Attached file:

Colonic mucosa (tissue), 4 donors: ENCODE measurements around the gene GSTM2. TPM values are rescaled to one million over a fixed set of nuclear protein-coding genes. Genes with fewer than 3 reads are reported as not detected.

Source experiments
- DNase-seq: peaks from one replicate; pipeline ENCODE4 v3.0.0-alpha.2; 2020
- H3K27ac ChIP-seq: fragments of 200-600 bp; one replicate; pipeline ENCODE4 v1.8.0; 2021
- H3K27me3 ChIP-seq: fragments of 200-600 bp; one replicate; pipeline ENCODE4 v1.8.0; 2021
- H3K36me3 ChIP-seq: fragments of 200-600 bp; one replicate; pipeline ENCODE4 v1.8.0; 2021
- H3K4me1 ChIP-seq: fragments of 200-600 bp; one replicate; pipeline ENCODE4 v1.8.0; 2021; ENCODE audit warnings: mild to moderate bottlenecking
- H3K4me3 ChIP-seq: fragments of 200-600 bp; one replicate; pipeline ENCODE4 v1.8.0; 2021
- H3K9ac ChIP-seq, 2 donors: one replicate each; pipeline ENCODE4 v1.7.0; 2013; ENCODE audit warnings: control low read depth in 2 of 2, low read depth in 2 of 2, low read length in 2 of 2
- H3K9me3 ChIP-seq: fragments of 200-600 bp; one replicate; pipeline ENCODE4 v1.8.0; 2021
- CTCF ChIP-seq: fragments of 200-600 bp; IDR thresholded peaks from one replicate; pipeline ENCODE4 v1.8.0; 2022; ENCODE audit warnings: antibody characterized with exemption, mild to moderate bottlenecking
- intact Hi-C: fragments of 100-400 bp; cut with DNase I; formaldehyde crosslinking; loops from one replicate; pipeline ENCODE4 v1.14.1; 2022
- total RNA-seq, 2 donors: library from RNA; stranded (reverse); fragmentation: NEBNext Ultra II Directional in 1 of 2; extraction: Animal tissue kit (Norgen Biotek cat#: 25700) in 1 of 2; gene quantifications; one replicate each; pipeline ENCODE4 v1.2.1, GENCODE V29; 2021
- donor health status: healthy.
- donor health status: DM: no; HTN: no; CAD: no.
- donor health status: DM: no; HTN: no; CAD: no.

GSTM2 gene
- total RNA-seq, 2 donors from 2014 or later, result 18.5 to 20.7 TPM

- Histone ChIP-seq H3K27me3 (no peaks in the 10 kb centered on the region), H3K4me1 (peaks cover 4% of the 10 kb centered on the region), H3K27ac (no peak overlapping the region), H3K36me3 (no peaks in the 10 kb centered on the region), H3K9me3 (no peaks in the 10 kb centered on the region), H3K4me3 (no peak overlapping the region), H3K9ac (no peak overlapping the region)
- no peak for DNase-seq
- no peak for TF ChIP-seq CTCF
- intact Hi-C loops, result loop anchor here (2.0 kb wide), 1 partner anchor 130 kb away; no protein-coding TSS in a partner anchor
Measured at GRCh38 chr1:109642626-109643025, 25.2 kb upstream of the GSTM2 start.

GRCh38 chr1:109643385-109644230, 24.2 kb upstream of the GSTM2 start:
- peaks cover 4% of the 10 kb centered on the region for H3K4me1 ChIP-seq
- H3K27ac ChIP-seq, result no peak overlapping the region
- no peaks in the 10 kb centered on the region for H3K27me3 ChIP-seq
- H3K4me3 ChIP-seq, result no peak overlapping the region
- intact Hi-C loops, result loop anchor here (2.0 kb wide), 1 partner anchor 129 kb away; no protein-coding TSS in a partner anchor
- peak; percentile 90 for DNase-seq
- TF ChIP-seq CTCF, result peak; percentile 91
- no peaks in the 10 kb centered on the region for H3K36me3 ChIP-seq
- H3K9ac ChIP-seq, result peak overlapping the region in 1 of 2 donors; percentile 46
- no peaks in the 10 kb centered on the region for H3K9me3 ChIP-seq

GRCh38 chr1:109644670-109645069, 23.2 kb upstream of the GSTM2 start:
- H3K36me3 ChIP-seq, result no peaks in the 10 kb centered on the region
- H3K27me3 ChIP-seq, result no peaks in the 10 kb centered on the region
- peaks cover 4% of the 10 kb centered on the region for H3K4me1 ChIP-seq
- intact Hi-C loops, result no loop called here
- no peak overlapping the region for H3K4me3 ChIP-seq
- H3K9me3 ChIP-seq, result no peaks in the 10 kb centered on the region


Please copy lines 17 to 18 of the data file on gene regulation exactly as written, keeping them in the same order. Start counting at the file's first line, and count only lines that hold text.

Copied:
GSTM2 gene
- total RNA-seq, 2 donors from 2014 or later, result 18.5 to 20.7 TPM